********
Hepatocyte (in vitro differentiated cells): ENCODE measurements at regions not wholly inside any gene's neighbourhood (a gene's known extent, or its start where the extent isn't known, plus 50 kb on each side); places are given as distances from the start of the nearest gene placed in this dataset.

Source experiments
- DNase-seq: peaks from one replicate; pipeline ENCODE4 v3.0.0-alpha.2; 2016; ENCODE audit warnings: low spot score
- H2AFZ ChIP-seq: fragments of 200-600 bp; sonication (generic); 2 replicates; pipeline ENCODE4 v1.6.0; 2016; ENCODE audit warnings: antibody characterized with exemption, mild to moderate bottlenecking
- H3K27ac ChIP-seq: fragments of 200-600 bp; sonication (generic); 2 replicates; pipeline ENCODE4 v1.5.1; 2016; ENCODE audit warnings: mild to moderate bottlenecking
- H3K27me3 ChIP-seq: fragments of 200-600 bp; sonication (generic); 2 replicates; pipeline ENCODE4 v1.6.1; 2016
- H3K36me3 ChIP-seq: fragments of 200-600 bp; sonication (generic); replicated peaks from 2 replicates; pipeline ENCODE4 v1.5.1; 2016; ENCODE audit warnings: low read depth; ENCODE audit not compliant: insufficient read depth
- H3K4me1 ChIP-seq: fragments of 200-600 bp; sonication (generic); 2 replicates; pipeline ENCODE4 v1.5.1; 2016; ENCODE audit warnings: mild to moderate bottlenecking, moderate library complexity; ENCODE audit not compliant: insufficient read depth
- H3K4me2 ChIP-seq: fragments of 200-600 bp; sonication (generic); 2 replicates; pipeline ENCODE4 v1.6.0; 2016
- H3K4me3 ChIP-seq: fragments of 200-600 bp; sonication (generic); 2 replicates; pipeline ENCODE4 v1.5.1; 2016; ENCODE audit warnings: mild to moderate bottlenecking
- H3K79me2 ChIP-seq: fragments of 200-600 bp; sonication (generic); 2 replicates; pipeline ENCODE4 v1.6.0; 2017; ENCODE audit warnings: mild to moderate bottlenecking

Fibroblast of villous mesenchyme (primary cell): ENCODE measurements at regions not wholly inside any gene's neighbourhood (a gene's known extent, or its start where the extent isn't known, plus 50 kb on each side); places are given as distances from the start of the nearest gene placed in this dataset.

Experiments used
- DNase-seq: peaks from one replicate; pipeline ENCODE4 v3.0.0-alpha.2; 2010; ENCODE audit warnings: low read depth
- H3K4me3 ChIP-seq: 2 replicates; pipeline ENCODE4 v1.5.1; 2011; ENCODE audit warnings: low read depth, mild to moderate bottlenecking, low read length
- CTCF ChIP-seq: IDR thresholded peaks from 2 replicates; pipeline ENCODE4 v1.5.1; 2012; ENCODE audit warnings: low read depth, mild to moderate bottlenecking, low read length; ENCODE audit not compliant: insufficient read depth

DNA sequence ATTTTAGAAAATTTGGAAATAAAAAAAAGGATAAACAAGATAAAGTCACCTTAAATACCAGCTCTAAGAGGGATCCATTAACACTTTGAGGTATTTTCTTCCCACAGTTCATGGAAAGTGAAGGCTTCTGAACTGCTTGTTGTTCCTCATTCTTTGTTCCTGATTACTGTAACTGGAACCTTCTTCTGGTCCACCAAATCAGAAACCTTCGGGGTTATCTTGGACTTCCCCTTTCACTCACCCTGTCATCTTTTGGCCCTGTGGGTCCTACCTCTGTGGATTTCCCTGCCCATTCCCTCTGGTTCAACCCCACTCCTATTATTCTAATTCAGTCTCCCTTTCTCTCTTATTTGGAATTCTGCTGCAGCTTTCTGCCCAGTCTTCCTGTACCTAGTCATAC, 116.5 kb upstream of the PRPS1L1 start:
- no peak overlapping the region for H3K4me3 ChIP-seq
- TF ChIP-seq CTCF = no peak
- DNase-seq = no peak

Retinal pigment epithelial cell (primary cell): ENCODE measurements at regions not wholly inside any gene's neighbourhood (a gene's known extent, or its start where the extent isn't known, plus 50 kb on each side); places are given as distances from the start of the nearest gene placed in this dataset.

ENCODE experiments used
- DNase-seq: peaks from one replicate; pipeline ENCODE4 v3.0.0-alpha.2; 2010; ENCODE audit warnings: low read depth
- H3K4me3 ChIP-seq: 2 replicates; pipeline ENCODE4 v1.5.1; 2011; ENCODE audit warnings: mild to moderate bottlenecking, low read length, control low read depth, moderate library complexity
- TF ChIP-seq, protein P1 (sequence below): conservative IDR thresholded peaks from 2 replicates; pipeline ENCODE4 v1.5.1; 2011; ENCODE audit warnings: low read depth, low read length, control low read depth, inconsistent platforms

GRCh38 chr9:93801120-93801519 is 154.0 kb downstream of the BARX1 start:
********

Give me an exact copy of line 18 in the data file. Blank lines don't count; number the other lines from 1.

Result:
- no peak overlapping the region for H3K4me3 ChIP-seq